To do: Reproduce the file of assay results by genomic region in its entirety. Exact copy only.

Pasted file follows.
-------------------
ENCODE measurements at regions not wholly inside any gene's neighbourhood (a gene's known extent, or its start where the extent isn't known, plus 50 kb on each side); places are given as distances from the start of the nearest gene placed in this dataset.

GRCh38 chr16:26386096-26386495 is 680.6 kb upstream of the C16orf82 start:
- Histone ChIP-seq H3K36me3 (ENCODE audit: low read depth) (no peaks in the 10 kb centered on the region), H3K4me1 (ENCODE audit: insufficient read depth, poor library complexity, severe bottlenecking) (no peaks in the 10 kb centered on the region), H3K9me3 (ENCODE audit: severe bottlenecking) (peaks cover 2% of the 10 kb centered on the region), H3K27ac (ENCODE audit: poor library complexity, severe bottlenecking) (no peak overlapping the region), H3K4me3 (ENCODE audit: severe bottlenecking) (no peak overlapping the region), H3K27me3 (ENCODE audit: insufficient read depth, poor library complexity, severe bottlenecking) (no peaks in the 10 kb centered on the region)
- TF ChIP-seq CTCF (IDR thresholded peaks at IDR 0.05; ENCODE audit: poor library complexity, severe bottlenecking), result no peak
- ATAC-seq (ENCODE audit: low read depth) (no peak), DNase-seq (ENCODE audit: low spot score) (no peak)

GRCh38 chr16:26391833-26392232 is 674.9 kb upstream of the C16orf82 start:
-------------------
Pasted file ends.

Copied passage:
ENCODE measurements at regions not wholly inside any gene's neighbourhood (a gene's known extent, or its start where the extent isn't known, plus 50 kb on each side); places are given as distances from the start of the nearest gene placed in this dataset.

GRCh38 chr16:26386096-26386495 is 680.6 kb upstream of the C16orf82 start:
- Histone ChIP-seq H3K36me3 (ENCODE audit: low read depth) (no peaks in the 10 kb centered on the region), H3K4me1 (ENCODE audit: insufficient read depth, poor library complexity, severe bottlenecking) (no peaks in the 10 kb centered on the region), H3K9me3 (ENCODE audit: severe bottlenecking) (peaks cover 2% of the 10 kb centered on the region), H3K27ac (ENCODE audit: poor library complexity, severe bottlenecking) (no peak overlapping the region), H3K4me3 (ENCODE audit: severe bottlenecking) (no peak overlapping the region), H3K27me3 (ENCODE audit: insufficient read depth, poor library complexity, severe bottlenecking) (no peaks in the 10 kb centered on the region)
- TF ChIP-seq CTCF (IDR thresholded peaks at IDR 0.05; ENCODE audit: poor library complexity, severe bottlenecking), result no peak
- ATAC-seq (ENCODE audit: low read depth) (no peak), DNase-seq (ENCODE audit: low spot score) (no peak)

GRCh38 chr16:26391833-26392232 is 674.9 kb upstream of the C16orf82 start: